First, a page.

Daily Management Review

New Study Finds Goats Interact More With Happy People


08/30/2018




New Study Finds Goats Interact More With Happy People
An insight for the first time on the manner in which goats are able to read human expressions has been provided by a new study.
 
The study has found that goats have the ability to distinguish between the various facial expressions of humans and the researchers have concluded that goats prefer to interact with people who have or express happiness on their faces.
 
This path breaking study into the manner goats read human emotional expressions was done by a group of scientists at the Queen Mary University of London. The study conclusions done with goats also imply that this ability among animals to obtain an understanding of the human emotions is not limited only to those that have been domesticated as companions by human over the ages such as dogs and horses among others.
 
The researchers explained the manner in which a set of 20 goats expressed their ability to interact with images of positivity or happiness and negativity or anger through the human facial expressions. The study concluded that goats preferred to or interacted more with such faces that exuded happiness.  
 
Dr Alan McElligott who led the study said, "The study has important implications for how we interact with livestock and other species because the abilities of animals to perceive human emotions might be widespread and not just limited to pets."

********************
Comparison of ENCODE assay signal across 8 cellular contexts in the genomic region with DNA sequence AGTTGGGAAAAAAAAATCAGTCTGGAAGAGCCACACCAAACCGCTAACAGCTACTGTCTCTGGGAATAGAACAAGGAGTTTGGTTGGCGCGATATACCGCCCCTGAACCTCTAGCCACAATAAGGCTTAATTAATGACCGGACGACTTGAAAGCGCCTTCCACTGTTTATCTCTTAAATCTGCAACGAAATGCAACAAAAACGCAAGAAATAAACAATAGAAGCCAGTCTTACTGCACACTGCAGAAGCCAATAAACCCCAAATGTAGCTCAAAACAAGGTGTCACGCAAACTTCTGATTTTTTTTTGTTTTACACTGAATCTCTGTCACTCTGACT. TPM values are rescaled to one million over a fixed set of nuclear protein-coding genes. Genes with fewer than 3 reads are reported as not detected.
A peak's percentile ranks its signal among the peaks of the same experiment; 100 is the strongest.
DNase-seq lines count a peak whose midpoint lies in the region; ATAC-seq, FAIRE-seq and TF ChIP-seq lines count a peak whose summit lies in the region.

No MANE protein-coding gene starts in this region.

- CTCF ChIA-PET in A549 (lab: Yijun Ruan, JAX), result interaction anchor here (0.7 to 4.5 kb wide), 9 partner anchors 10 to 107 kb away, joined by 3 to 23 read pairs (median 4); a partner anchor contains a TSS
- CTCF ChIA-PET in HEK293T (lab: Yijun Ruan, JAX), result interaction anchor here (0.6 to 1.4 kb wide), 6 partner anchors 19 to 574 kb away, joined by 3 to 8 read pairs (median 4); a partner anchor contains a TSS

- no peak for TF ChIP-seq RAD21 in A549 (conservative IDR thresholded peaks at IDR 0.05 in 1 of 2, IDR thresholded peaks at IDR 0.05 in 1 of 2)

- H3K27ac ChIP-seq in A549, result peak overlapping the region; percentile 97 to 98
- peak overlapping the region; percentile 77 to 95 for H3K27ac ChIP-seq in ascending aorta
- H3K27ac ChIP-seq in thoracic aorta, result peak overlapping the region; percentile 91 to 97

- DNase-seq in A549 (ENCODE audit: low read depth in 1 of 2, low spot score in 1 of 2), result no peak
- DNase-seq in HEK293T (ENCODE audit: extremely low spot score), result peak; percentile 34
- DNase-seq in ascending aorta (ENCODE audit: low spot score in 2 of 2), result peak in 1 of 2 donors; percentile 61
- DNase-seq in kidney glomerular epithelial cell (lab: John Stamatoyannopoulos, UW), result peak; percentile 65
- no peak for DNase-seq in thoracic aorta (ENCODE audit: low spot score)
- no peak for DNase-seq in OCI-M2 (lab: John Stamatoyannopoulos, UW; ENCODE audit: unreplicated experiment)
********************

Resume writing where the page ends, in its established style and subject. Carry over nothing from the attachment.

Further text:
There was a notably greater interaction in the goats to the images of faces that beamed happiness that the animals looked at, the team found. The animals far easily approached such images and then explored those images with their snouts.
 
This reaction among the goats were more pronounced when the ages of the happy faces were placed on the right of the test arena which suggested that the heft hemisphere of their brains goats are used for processing of positive emotion.
 
First author Dr Christian Nawroth said, "We already knew that goats are very attuned to human body language, but we did not know how they react to different human emotional expressions, such as anger and happiness. Here, we show for the first time that goats do not only distinguish between these expressions, but they also prefer to interact with happy ones."
 
The research has larger implication and can be put to use for understanding the manner in which animals process human emotions, claimed the researchers.
 
Co-author of the research paper Natalia Albuquerque said that the results of the study have been able to open new paths to understanding the “emotional lives of all domestic animals.”
 
The complete findings of the study have been published in the journal Royal Society Open Science.
 
(Source:asianage.com)






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